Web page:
Spalding, who was accustomed to talk while standing, leaned against the desk, feet crossed, brows furrowed. As he talked, he emphasized his remarks by jabbing the air with his pencil. "Well," said Emma quietly, "it didn't go." "It didn't even start," corrected Spalding. "But why?" demanded Buck. "Why?" Spalding leaned forward a little, eagerly.
The man staggered back, clapping a hand to his head, where, it seemed to him, the bullet from the pistol had been aimed. The man brought up against the rear wall of the cabin, beside the fireplace; and he leaned against it, his face ghastly with fright, his lips working soundlessly. The little man cowered, plainly expecting Lawler would shoot him, too.
I see nothing very strange about a scratch," said Greene, in an unconvincing sort of voice. "It was your cuff links probably. Last night in your excitement " But Marriott, white to the very lips, was trying to speak. The sweat stood in great beads on his forehead. At last he leaned forward close to his friend's face. "Look," he said, in a low voice that shook a little. "Do you see that red mark?
"Five and thirty years never dropped anything. And what you can do is only child's play to some jobs I have had on my hands understand that great man as you are, Captain Lingard of the Lightning. . . . You should have seen the Wild Rose," he added with a sudden break in his voice. Lingard leaned over the guard-rail of the pier. Jorgenson came closer.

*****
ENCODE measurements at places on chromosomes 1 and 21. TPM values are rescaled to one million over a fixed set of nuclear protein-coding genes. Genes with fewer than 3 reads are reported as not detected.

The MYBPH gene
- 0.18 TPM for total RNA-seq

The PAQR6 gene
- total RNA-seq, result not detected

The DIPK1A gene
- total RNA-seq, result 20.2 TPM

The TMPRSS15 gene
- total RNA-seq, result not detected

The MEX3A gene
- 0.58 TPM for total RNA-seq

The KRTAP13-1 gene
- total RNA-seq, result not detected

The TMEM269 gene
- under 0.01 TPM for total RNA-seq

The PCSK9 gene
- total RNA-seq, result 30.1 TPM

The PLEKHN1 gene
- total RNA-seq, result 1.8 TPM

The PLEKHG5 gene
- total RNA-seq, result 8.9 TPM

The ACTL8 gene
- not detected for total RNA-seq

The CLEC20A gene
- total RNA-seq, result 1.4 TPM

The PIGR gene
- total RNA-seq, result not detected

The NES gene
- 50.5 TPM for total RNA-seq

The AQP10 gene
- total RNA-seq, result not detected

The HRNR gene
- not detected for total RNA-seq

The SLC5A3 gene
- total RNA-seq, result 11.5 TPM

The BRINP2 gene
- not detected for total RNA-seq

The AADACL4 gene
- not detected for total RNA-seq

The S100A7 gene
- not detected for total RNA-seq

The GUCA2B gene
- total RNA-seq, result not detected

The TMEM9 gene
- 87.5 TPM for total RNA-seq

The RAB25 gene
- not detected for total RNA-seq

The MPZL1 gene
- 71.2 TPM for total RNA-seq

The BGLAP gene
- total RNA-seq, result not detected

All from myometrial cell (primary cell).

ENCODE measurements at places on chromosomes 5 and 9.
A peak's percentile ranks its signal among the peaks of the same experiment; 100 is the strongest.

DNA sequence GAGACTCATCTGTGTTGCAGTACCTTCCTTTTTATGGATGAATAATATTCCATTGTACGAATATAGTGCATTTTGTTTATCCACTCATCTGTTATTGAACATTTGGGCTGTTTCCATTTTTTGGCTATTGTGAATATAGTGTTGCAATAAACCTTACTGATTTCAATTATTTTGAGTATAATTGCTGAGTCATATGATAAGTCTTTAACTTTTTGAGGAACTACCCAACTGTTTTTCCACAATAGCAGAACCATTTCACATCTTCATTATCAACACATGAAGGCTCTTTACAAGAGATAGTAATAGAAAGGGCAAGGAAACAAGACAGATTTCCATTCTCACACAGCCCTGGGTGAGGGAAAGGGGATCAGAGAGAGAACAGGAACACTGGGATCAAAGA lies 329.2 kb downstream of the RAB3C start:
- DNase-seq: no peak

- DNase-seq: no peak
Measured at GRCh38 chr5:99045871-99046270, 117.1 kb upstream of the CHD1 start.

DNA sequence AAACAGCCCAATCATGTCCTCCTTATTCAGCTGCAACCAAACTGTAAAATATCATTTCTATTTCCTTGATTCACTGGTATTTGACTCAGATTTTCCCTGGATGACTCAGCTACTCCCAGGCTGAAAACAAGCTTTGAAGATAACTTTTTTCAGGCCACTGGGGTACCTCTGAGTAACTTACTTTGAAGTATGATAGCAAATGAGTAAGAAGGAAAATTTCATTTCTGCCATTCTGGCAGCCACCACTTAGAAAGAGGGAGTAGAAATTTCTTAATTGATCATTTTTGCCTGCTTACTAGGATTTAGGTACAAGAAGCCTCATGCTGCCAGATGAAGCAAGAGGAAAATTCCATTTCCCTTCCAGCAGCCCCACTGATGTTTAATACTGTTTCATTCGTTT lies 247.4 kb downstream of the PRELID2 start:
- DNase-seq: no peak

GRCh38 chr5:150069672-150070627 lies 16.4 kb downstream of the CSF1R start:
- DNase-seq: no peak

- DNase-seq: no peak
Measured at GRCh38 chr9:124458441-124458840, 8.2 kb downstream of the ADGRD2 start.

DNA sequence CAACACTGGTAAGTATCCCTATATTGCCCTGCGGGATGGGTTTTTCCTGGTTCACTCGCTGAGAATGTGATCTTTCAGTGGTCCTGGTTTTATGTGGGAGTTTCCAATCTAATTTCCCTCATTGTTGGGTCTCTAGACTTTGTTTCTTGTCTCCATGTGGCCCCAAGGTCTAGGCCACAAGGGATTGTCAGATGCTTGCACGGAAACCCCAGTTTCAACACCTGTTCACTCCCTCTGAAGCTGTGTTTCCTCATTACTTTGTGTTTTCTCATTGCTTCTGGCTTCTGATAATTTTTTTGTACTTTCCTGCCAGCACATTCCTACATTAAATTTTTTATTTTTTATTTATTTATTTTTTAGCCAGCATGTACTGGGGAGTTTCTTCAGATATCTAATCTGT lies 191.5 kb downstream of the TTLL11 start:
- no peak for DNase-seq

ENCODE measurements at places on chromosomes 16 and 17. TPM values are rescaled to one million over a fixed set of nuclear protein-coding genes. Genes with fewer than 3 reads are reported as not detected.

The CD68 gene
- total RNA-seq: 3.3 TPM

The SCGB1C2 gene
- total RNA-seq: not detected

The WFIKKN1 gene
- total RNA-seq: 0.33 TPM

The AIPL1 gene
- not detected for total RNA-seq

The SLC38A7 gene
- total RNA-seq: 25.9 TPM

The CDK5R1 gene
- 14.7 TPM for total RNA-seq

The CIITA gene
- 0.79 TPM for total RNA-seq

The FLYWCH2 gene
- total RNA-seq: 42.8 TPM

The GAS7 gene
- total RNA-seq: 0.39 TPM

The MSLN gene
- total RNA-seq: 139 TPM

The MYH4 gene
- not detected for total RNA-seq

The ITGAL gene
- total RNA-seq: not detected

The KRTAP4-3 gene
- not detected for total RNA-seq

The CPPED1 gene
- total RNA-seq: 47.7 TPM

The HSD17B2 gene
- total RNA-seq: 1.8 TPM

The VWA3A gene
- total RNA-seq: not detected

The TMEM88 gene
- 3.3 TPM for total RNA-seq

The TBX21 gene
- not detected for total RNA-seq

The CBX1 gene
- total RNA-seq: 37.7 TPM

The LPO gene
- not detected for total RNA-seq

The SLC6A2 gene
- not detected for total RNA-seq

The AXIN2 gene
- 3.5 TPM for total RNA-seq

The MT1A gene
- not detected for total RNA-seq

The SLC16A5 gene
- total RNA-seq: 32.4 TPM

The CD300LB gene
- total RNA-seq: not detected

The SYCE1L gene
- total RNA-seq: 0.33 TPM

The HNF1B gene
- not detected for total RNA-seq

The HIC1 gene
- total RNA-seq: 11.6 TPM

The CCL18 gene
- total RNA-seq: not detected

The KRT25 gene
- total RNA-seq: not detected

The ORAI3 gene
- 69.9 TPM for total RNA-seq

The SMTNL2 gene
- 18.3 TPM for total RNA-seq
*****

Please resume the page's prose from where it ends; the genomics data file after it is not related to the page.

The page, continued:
In my enthusiasm I stood up, I pressed forward, I leaned far over towards the stage, that I might not lose a word, a look, a gesture. When the act finished, as the curtain fell, and the thunders of applause died away, I heard a soft low sigh near me; I looked, and saw the Jewess!
She leaned her head against the open shoji and looked out into the garden, radiant and beautiful in the high noon of a perfect autumn day. The working world paused in a brief sleep and the music of the garden was hushed, while the insects sought the shadow of green leaves. Peace was within and without, save in the girl's awakening heart. "Ah, Sensei," she murmured through her trembling lips.
"That's what I said," Abe went on. "He made it a big failure and skipped to the old country." "You don't tell me!" Feigenbaum said. "Why, I used to buy it all my goods from Rifkin." Abe leaned forward and placed his hand on Feigenbaum's knees. "I know it," he murmured, "and oncet you used to buy it all your goods from us, Mr. Feigenbaum. I assure you, Mr.
I leaned my elbows despondently on the shelf of the kitchen pantry, with the feet of a guard visible through the high window over my head, and waited for Mr. Harbison to come in and demand that I fold a raw egg, and discover that I didn't know anything about cooking, and was just as useless as all the others. He came. He held the bowl out to me and waved a fork in triumph.
"Certainly not never thought of it for a moment." "Oh, dear, I must have made another mistake. Forgive me." She lay back on her cushions. "Marie, when I get married, it's you I want for my wife. I have told you that before, and I haven't changed my mind. You shall be mine, if you will come back to the sweet days of long ago. Will you?" He leaned over the couch, and she drew his face to hers.
There was a weirdness in not being able to see her. Suddenly all was still. She had stopped, but so close to them that the steam, blowing off, sent its rumbling vibration right over their heads. "They are trying to make out where they are," said Decoud in a whisper. Again he leaned over and put his fingers into the water. "We are moving quite smartly," he informed Nostromo.